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Updated 3 February 2009
"Possibly the finest English singer alive today." Mojo
Norma Waterson first came to prominence with her siblings Michael (Mike) and Elaine (Lal) Waterson, with their second cousin John Harrison. Both sides of Norma's family were musical and almost all of her extended family were accomplished musicians. Partly of Irish gipsy descent, like thousands of others they came to folk song through an early interest in jazz and skiffle. They formed a group called The Mariners and, as their style became progressively less 'pop' and more serious, they decided to start a folk club calling themselves The Folksons before finally using their family name. Their abiding interest was in the songs and customs of their native East Yorkshire.
The Watersons' first album, Frost and Fire, was released in 1965. After two more records in 1966, The Watersons and A Yorkshire Garland, John Harrison left the group and moved to London. The Watersons split up in 1968 and Norma left England to work as a DJ in the West Indies. The family came together again four years later and Martin Carthy joined the reformed Watersons in 1972, making a permanent family commitment by marrying Norma in the same year.
The last three Watersons recordings, For Pence and Spicy Ale (1975), Sound, Sound Your Instruments of Joy (1977), and Green Fields (1981) all featured Norma with Mike, Lal and Martin Carthy. In 1977, Norma and Lal recorded the duo album A True Hearted Girl.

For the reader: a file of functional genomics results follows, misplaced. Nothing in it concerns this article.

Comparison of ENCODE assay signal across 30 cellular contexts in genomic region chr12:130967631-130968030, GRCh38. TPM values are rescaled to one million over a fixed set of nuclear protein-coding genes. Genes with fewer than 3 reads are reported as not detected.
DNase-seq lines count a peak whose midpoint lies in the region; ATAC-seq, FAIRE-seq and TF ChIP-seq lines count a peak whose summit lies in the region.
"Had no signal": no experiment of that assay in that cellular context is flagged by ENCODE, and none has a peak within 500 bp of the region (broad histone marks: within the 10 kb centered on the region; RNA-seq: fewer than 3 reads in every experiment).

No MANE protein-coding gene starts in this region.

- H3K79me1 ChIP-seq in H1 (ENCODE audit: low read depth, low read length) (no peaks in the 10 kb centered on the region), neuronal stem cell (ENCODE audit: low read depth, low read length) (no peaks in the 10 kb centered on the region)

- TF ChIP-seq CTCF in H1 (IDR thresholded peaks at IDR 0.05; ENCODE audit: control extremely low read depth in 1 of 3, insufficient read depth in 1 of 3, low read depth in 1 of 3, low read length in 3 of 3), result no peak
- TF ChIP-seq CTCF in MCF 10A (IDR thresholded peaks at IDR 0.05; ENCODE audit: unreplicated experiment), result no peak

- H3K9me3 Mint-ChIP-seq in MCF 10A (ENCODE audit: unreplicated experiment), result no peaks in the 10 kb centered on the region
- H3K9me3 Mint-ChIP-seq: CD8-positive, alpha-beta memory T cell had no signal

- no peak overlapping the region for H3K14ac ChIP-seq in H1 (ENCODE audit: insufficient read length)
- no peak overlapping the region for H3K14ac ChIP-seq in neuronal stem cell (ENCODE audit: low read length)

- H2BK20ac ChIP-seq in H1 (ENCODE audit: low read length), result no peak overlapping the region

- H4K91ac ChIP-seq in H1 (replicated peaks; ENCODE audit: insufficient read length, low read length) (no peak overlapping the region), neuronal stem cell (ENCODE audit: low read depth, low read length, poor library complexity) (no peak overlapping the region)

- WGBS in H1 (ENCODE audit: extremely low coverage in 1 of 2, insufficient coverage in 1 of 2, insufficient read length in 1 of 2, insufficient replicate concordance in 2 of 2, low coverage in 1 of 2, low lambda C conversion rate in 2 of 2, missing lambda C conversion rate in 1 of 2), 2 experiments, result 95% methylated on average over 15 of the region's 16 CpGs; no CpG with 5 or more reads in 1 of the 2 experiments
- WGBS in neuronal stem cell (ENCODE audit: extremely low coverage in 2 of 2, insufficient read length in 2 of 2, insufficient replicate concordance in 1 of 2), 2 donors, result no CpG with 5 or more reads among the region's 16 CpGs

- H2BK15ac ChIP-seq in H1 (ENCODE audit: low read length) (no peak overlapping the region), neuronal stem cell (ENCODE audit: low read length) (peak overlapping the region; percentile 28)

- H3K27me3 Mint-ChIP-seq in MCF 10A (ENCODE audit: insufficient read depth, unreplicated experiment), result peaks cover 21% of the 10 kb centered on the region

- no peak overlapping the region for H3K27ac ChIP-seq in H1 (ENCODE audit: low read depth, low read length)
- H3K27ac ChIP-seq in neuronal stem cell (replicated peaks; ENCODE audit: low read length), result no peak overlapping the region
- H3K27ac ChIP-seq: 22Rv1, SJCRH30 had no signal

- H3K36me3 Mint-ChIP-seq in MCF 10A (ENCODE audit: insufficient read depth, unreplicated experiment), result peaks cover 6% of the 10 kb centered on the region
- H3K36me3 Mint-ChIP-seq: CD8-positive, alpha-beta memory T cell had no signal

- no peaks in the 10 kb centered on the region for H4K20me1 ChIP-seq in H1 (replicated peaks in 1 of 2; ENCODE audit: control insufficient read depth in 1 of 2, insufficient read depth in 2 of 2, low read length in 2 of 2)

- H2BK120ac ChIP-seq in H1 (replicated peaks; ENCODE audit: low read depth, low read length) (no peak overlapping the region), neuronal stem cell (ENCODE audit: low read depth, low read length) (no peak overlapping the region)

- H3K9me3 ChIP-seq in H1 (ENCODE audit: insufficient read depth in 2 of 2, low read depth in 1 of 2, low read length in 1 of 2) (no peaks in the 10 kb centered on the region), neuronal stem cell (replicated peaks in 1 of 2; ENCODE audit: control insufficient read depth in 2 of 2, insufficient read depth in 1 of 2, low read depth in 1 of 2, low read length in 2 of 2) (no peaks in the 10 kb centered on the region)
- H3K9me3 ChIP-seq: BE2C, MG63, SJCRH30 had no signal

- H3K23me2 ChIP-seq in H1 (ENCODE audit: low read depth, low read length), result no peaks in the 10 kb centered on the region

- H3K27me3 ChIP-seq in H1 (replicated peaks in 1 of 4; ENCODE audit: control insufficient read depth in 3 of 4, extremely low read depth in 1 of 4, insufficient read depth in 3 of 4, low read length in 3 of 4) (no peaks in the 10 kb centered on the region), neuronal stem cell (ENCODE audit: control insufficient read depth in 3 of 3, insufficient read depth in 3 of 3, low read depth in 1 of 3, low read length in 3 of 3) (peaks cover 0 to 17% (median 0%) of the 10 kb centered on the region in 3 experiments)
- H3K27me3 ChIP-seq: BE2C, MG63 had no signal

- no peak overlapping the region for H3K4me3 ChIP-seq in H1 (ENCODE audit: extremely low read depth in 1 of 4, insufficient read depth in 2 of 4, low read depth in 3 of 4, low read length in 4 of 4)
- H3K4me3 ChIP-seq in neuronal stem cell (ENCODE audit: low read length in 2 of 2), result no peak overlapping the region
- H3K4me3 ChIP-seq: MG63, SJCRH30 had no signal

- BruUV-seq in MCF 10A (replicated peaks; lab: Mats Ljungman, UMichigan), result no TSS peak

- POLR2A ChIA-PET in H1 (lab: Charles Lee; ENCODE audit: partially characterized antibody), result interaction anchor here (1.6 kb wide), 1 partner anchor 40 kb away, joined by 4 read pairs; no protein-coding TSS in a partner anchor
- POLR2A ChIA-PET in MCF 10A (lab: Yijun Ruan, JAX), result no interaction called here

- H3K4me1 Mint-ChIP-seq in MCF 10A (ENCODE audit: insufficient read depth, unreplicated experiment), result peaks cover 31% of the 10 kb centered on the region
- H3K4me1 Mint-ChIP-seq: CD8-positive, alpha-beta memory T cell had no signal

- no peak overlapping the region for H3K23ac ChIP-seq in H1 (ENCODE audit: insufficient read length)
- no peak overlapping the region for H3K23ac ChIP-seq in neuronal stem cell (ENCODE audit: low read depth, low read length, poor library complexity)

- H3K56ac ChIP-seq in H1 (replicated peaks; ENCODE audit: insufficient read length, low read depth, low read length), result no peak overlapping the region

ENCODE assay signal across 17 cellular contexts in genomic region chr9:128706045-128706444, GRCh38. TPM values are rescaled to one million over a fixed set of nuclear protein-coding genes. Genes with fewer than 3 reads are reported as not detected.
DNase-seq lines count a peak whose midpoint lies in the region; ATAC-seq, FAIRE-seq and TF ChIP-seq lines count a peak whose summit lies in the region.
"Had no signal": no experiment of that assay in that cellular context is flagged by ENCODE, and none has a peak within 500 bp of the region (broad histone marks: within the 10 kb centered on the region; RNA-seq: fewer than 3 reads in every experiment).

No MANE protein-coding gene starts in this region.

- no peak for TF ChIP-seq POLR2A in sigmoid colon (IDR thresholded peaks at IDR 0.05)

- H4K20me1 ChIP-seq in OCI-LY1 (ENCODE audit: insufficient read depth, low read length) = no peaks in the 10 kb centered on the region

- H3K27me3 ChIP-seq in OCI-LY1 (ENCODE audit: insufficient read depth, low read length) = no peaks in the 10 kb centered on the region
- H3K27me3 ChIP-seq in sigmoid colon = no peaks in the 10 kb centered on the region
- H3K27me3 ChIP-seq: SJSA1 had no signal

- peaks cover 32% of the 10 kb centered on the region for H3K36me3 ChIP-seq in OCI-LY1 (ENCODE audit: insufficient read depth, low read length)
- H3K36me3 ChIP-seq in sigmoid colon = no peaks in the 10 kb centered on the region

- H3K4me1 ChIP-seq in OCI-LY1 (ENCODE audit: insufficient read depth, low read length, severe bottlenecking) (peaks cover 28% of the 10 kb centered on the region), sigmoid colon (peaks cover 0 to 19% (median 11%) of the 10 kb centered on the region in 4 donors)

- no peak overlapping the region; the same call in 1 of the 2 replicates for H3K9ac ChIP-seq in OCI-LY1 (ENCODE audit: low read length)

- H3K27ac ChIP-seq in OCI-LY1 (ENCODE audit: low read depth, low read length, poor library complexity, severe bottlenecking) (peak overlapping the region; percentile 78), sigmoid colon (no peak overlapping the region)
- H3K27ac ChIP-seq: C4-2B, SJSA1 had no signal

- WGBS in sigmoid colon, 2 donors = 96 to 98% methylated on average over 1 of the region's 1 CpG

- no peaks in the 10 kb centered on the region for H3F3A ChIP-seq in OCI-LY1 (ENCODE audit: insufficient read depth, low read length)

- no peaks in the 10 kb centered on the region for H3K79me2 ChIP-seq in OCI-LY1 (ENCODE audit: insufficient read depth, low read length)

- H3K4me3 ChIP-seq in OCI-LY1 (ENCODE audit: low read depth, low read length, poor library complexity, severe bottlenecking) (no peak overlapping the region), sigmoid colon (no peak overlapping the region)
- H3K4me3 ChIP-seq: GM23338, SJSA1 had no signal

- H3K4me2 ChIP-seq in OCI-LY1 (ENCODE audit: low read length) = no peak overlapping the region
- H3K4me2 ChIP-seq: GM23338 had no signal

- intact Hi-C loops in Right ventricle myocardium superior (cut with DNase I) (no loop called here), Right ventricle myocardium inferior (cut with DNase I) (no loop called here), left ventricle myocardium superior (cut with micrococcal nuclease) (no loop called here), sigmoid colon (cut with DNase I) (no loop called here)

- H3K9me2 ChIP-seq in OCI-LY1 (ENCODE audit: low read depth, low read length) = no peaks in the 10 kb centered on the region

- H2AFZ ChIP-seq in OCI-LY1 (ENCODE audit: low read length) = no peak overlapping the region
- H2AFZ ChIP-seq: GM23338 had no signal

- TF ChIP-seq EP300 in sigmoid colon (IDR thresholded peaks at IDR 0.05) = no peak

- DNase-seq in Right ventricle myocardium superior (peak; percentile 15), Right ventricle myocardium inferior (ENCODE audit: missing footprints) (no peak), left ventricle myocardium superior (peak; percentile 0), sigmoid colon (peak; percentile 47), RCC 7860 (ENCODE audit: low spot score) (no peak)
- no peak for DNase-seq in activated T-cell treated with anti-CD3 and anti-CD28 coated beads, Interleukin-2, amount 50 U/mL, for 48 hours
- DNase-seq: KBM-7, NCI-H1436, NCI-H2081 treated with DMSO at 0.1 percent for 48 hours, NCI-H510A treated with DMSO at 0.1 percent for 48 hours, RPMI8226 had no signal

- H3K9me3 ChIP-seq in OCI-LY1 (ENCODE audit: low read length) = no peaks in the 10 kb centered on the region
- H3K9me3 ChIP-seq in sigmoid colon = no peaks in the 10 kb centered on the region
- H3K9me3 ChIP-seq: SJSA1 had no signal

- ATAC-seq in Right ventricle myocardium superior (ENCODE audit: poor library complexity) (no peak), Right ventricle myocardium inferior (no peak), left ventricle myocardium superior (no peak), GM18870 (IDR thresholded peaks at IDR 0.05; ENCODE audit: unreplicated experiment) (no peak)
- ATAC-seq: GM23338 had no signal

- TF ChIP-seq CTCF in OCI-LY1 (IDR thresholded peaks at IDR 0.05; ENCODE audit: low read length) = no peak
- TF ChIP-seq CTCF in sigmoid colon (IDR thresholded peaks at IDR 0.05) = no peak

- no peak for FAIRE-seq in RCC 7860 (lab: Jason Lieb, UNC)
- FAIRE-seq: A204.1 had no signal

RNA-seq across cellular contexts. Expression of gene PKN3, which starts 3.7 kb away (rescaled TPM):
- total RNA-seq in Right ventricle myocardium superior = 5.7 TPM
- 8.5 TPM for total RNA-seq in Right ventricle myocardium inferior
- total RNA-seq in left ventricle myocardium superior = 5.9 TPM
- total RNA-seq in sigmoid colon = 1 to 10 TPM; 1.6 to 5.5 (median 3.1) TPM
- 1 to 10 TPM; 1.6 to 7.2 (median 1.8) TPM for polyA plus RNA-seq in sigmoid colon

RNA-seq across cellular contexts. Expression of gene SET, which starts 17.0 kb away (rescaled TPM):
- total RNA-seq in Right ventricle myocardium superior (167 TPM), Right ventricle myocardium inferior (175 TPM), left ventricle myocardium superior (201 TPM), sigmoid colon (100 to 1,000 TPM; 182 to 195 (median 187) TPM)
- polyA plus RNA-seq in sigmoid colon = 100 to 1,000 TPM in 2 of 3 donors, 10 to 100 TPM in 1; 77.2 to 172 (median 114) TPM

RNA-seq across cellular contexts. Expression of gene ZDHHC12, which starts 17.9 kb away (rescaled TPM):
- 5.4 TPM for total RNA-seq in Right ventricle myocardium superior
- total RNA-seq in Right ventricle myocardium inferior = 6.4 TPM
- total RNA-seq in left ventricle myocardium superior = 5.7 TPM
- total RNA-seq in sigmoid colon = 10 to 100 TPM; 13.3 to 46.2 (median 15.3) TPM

In the early 1990s, Norma joined forces with Martin Carthy and their daughter, Eliza and began touring, first of all as the Carthy Family and then as Waterson:Carthy. The first CD Waterson:Carthy came out in 1994 and Common Tongue followed in 1996. In the same year, Norma released the solo album Norma Waterson with a backing band including Martin and Eliza Carthy. This album finished a close second to Pulp for the Mercury Music Prize.
Norma’s recent recording output has been prolific. The Very Thought of You, was released in 1999 and the traditional Bright Shiny Morning was issued in 2000 as well as the Waterson:Carthy albums, Broken Ground (1999), A Dark Light (2002), Fishes & Fine Yellow Sand (2004) and Holy Heathens and the Old Green Man (2006). Norma has worked with brother Mike Waterson, Martin and Eliza Carthy and Barry Coope, Jim Boyes and Lester Simpson as “Blue Murder”, recording their first CD, No One Stands Alone, in 2002.
Norma Waterson was awarded the MBE in the New Year’s Honours List of 2003 and, as a consequence, she achieved a lifetime ambition by appearing on the front page of The Yorkshire Post.